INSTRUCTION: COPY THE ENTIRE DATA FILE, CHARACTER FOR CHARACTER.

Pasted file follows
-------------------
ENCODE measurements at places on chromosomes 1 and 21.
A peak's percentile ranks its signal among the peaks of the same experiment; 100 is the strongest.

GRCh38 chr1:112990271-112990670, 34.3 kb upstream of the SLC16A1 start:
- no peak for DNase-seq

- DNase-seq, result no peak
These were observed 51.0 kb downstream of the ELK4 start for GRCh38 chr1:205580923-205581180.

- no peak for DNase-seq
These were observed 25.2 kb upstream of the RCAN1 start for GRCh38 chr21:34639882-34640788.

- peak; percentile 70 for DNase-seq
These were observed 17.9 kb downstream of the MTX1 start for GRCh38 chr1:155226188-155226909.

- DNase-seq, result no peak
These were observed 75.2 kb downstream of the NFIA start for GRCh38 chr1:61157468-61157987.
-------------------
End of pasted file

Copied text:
ENCODE measurements at places on chromosomes 1 and 21.
A peak's percentile ranks its signal among the peaks of the same experiment; 100 is the strongest.

GRCh38 chr1:112990271-112990670, 34.3 kb upstream of the SLC16A1 start:
- no peak for DNase-seq

- DNase-seq, result no peak
These were observed 51.0 kb downstream of the ELK4 start for GRCh38 chr1:205580923-205581180.

- no peak for DNase-seq
These were observed 25.2 kb upstream of the RCAN1 start for GRCh38 chr21:34639882-34640788.

- peak; percentile 70 for DNase-seq
These were observed 17.9 kb downstream of the MTX1 start for GRCh38 chr1:155226188-155226909.

- DNase-seq, result no peak
These were observed 75.2 kb downstream of the NFIA start for GRCh38 chr1:61157468-61157987.